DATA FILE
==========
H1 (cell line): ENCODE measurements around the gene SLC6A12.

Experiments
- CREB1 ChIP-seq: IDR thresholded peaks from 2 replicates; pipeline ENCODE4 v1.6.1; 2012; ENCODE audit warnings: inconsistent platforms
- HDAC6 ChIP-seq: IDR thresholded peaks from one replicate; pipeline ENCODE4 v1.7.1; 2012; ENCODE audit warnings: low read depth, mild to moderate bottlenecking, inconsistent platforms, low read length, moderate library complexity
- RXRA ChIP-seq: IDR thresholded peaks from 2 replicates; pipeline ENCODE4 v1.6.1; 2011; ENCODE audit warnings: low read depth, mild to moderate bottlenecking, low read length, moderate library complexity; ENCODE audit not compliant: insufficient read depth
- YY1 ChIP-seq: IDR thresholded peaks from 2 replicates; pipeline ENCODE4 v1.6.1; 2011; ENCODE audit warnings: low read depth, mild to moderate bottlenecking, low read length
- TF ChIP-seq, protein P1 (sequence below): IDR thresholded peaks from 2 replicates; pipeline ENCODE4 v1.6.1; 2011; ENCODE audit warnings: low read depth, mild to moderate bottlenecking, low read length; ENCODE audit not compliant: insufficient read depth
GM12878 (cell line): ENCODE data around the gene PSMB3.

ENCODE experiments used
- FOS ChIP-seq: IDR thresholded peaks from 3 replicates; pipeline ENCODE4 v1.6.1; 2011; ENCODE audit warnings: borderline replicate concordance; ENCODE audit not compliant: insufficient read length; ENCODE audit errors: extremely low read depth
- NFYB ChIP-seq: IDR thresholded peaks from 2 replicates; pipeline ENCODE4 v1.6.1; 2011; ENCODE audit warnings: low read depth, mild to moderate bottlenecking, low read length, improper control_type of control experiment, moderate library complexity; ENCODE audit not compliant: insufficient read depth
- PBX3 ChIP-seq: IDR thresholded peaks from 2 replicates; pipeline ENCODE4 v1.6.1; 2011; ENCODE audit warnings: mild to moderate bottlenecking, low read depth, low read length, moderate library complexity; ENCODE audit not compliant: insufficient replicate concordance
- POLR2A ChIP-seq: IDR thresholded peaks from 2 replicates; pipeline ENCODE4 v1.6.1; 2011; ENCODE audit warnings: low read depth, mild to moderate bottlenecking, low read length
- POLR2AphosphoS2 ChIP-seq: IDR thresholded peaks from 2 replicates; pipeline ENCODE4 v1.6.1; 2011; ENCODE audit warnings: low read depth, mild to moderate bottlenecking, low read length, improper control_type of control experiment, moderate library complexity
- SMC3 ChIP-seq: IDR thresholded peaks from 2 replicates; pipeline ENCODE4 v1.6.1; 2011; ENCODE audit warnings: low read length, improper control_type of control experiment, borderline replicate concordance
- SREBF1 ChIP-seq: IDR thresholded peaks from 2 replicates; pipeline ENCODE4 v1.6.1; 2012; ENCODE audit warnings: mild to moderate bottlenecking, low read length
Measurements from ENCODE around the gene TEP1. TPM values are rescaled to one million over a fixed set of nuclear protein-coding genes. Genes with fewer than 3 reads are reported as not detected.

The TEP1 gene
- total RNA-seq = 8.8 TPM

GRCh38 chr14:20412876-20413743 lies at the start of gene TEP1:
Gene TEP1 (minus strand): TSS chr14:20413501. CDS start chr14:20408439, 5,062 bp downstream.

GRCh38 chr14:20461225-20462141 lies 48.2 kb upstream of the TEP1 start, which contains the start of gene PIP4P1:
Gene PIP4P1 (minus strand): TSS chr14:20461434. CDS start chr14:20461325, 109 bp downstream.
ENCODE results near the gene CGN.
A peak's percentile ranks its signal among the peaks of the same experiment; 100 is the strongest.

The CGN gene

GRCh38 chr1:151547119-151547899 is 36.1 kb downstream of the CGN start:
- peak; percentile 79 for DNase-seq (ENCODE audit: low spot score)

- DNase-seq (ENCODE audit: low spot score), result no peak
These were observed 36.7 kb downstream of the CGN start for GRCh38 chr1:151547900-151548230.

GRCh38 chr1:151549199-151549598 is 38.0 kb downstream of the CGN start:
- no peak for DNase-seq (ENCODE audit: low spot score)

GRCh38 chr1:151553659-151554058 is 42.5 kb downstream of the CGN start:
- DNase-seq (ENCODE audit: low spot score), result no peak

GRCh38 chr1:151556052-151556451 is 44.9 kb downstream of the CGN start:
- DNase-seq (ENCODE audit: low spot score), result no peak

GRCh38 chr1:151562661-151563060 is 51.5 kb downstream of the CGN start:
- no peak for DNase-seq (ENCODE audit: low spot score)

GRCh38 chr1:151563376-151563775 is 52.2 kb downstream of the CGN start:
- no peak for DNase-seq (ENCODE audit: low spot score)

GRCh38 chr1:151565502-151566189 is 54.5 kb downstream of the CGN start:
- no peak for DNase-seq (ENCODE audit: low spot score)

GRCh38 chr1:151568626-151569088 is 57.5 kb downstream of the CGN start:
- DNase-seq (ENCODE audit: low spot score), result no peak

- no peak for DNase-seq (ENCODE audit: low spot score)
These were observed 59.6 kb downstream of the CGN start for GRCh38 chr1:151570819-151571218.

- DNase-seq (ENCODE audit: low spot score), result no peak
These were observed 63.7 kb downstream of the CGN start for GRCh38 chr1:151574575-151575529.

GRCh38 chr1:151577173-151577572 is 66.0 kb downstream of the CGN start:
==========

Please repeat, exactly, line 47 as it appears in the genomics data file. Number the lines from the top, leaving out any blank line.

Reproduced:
- DNase-seq (ENCODE audit: low spot score), result no peak